There are cultural differences in their experiences, too. HSPs are highly valued members of societies that value reserved, cautious behavior such as China, Japan, and Sweden, but less so in bolder, competitive cultures such as Anglo-American and some European societies (Ketay et al., 2007).
Smolewska, McCabe, and Woody (2006) conducted a factor analysis of the HSPS and found it comprises three distinct factors:
- Awareness of aesthetics (AES)
- Low sensory threshold (LST)
- Ease of excitation (EOE)
Further analysis from Smolewska et al. (2006) found that higher AES indicators bestow more positive outcomes of the trait, including a more intense perception of subtleties and empathy, while higher LST and EOE scores tend to indicate more neurotic outcomes, such as anxiety, social withdrawal, hypervigilance, and overarousal. This brings us to the next section on HSP and psychopathology.
Is Sensory Processing Sensitivity a Disorder?
Sensory processing sensitivity (SPS) is a trait rooted in a differently wired neurological system but may coexist with a disorder or be misdiagnosed as a disorder, such as cyclothymia, high-functioning autism (HFA), or Asperger’s syndrome (Aron, 2010).
However, SPS can be distinguished from HFA because of the presence of high levels of empathy and responsiveness to social stimuli. SPS can also be misdiagnosed as attention deficit-hyperactivity disorder but differs because HSPs can concentrate for long periods when working in a quiet environment (Reijnders-Mies, 2021).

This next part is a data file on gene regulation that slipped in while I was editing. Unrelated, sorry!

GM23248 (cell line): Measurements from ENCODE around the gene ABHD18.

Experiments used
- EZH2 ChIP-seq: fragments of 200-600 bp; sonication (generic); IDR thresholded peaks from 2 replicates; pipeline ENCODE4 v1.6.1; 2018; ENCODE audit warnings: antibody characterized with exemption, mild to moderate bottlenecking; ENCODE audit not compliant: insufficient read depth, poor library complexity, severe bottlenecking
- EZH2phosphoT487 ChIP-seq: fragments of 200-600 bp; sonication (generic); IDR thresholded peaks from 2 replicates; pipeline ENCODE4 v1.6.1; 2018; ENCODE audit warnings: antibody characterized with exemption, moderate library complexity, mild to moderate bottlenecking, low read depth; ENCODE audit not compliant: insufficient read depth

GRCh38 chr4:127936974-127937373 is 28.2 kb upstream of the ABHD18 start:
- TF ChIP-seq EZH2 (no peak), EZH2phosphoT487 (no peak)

SPS can make some people more vulnerable to anxiety and depression due to feeling poorly understood, coupled with the tendency to withdraw and self-isolate following overstimulation (Dyer, 2018). However, SPS is a trait that presents a unique set of challenges and confers some advantages both to individual HSPs and the social groups they belong to at work, at home, and in the community.
Aron (2010) states that around 50% of patients seeking psychotherapy are HSPs, often due to the difficulties they face in relationships with others who misunderstand their trait and the patient’s framing of their SPS as a set of undesirable symptoms.
Aron (2010) explains how to work with SPS by providing psychoeducational interventions and remedial nurturing to compensate for the lack of support and understanding HSPs often encounter in the less sensitive outside world.
10 Traits and Symptoms of Sensitive People
HSPs have distinct traits that could be mistaken as symptoms but do not indicate a disorder. They can include the following (Aron, 2010):